The Carnegie Endowment for International Peace released a new report discussing the threat of the terrorist group Lashkare-Taiba (LeT) in South Asia. The report suggests that the group is the second most dangerous terrorist group in the region, after al-Qaeda.
The United States named an Iranian General as a key figure in drug trafficking from Afghanistan on Wednesday. On Thursday, eleven people were wounded in a roadside bomb in the eastern city of Jalalabad; while American authorities announced they are looking into allegations that some Afghan Air Force officials have been using aircraft to transport narcotics and illegal weapons across the country. On Friday, the main US foreign aid agency in the country announced it is preparing to switch from private security contractors to Afghan government-provided security this month under a new policy mandated by President Karzai. On Saturday, the foreign minister announced he will visit Qatar to meet government officials to discuss reconciliation with the Taliban; five Taliban detainees held in Guantanamo Bay have reportedly agreed to be transferred to Qatar, a move Afghanistan believes will boost a nascent peace process; four civilians were killed and one more wounded by a NATO air strike in the northeastern Kapisa province; Afghan and foreign troops killed two insurgents and detained 27 more during joint operations around the country; while Al Jazeera ran a report documenting the change over one in one district following the Afghan army taking control of the area. On Sunday, an American service member allegedly walked out of a military base in a rural district in the south and opened fire on three nearby houses, killing at least 16 civilians, including several children, undermining stability and triggering angry calls for the immediate departure of American soldiers; the Pentagon’s chief spokesman announced that the basic war strategy in the country will not change despite the “isolated” incident; American President Obama offered condolences to the families killed by the American, calling the attack “tragic and shocking”; while President Karzai said he is nearly ready to sign a general Strategic Partnership Agreement with the US. On Monday, an American official leaked that the American Army member accused of Sunday’s massacre was treated for traumatic brain injury in 2010; while American President Obama said he was “heartbroken” over the massacre, called upon a thorough Pentagon investigation and expressed his determination to get American troops out of the country. On Tuesday, British PM Cameron arrived in Washington ahead of talks with American President Obama to discuss the transition of security in Afghanistan; gunmen attacked a senior Afghan government delegation investigating Sunday’s massacre, killing at least one soldier; hundreds of students took to the streets of Jalalabad in anger over Sunday’s killings; while a senior Afghan banking official said that wealthy Afghans are carrying an estimated $8 billion—almost double the state budget—in cash out of the country each year. On Wednesday, two bomb explosions in Helmand Province killed at least nine people; three Polish soldiers facing war crimes charges over the killings of civilians in Afghanistan were acquitted in Poland’s highest court, but will face a retrial in connection with the case; Afghan soldiers arriving at a meeting with the US Defense Secretary were told to disarm before arriving; and the US soldier accused with Sunday’s massacre was allegedly taken out of the country on legal recommendation.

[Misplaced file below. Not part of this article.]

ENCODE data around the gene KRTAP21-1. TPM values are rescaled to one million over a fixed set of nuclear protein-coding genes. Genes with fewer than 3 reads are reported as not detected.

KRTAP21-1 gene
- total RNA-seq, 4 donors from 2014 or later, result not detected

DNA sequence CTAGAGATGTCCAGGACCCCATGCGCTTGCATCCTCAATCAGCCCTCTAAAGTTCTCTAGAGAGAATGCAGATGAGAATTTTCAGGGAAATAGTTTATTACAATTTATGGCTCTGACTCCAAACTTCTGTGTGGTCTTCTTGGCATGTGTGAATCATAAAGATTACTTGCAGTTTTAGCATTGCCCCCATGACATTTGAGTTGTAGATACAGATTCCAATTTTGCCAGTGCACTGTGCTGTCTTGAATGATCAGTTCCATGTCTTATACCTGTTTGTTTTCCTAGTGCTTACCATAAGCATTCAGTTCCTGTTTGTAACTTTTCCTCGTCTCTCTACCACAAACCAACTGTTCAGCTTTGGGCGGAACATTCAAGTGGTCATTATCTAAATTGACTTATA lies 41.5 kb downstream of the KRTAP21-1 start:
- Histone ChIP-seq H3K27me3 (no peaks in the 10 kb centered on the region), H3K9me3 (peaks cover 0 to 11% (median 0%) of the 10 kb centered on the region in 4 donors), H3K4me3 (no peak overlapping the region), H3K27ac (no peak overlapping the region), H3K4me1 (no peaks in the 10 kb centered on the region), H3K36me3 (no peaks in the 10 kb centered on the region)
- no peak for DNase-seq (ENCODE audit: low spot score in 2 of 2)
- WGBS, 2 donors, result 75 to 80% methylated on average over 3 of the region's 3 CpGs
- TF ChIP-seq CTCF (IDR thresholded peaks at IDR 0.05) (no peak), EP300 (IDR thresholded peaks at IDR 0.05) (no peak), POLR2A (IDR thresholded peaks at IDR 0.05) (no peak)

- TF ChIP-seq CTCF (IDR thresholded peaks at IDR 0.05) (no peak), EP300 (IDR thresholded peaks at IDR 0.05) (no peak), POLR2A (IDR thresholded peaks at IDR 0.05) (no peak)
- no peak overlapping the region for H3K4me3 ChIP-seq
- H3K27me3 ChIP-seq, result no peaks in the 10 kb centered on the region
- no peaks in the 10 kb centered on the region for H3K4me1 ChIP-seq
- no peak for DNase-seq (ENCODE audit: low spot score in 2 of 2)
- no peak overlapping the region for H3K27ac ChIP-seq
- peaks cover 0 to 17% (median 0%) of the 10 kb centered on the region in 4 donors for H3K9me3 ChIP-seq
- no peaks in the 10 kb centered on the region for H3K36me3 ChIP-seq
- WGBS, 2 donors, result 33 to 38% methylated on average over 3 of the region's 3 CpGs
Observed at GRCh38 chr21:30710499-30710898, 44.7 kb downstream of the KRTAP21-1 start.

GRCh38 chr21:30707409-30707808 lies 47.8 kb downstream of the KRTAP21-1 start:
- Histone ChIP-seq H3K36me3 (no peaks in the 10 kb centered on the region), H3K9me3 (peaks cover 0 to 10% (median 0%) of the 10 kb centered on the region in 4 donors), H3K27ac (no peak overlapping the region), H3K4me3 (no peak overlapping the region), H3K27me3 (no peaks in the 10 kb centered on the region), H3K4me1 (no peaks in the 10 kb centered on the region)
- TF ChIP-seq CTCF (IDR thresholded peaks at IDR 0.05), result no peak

Lawmakers in Uzbekistan have reportedly declared war on toys that harbour foreign values, as they proposed a bill to protect the “moral health” of children and teenagers by limiting the import of foreign-made toys.
Amnesty International accused Sri Lanka of illegally holding hundreds of detainees who are vulnerable to torture and execution and urged the UN to investigate allegations of serious abuses during and after the country’s 26-year civil war. On Monday, the Defense Ministry reportedly ordered news outlets to get prior approval before sending mobile phone alerts about the military or police, a move press freedom groups decried as another step towards greater censorship.
Tens of thousands gathered in the capital of Bangladesh to demand the government step down and hold elections, in the biggest opposition demonstration since the Bangladesh Nationalist Party suffered a landslide defeat in 2008 polls.
A village in western India reportedly hosted a mass wedding and engagement ceremony of 21 girls on Sunday aimed at breaking a tradition of prostitution in the region.
A former chief of the spy agency in Pakistan was forced to admit to spending millions of military dollars to influence an election during a court hearing on Thursday; one child was killed and a woman and a child injured when a mortar shell hit a house in the Bara area of Aka Khel in the northwest Khyber region; the interior minister announced that three of Bin Laden’s widows had been charged by authorities with illegally entering and living in the country; while militants allegedly attacked a Pakistan Army post in the Sarwakai area of the South Waziristan region, killing one soldier. On Friday, the PM named a new head of the ISI spy agency to take over for the outgoing spy chief who was due to retire March 18th; the Pakistani Taliban warned it will attack government, police and military officials involved if three of the late Bin Laden’s widows are not r...
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